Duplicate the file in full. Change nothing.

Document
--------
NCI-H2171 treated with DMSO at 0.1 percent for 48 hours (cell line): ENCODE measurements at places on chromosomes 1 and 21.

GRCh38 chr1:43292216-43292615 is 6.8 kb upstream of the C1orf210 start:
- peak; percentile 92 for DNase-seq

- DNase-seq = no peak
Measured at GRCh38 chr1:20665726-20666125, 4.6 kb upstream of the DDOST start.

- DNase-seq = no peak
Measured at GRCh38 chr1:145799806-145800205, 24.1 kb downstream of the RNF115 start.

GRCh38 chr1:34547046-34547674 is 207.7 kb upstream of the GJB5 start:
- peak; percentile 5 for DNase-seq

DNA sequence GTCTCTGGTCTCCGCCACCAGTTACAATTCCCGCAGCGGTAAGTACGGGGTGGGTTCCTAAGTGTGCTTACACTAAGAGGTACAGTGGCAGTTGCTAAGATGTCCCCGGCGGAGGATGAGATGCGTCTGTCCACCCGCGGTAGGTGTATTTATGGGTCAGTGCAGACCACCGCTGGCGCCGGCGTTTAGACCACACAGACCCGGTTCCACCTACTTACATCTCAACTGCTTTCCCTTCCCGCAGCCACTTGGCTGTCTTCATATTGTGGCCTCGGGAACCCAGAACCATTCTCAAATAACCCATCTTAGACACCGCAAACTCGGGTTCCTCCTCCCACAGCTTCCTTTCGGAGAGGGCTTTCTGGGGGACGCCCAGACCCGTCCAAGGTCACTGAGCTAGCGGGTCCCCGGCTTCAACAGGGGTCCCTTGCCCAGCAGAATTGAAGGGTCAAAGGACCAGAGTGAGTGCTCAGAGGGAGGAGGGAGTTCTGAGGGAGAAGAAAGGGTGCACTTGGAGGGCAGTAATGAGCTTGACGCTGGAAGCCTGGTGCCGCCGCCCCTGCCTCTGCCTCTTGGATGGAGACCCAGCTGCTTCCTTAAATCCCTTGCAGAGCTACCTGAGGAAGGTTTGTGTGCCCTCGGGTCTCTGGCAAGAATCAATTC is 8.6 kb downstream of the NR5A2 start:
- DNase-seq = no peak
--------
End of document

NCI-H2171 treated with DMSO at 0.1 percent for 48 hours (cell line): ENCODE measurements at places on chromosomes 1 and 21.

GRCh38 chr1:43292216-43292615 is 6.8 kb upstream of the C1orf210 start:
- peak; percentile 92 for DNase-seq

- DNase-seq = no peak
Measured at GRCh38 chr1:20665726-20666125, 4.6 kb upstream of the DDOST start.

- DNase-seq = no peak
Measured at GRCh38 chr1:145799806-145800205, 24.1 kb downstream of the RNF115 start.

GRCh38 chr1:34547046-34547674 is 207.7 kb upstream of the GJB5 start:
- peak; percentile 5 for DNase-seq

DNA sequence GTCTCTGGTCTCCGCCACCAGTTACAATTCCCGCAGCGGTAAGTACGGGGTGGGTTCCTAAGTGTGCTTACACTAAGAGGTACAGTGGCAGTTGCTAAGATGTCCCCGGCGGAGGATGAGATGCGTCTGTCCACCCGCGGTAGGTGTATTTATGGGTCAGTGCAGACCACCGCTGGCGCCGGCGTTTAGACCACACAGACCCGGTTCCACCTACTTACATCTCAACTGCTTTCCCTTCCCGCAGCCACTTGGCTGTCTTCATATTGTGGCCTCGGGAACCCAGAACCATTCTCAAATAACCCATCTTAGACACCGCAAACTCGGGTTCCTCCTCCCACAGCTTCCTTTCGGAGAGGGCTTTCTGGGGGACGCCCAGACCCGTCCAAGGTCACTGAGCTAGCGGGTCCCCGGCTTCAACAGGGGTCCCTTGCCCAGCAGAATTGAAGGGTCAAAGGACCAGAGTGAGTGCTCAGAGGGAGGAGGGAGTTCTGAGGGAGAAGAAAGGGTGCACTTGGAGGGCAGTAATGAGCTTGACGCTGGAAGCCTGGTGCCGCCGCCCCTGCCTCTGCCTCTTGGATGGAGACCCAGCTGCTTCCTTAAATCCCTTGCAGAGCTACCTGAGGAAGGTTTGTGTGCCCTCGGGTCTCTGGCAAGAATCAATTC is 8.6 kb downstream of the NR5A2 start:
- DNase-seq = no peak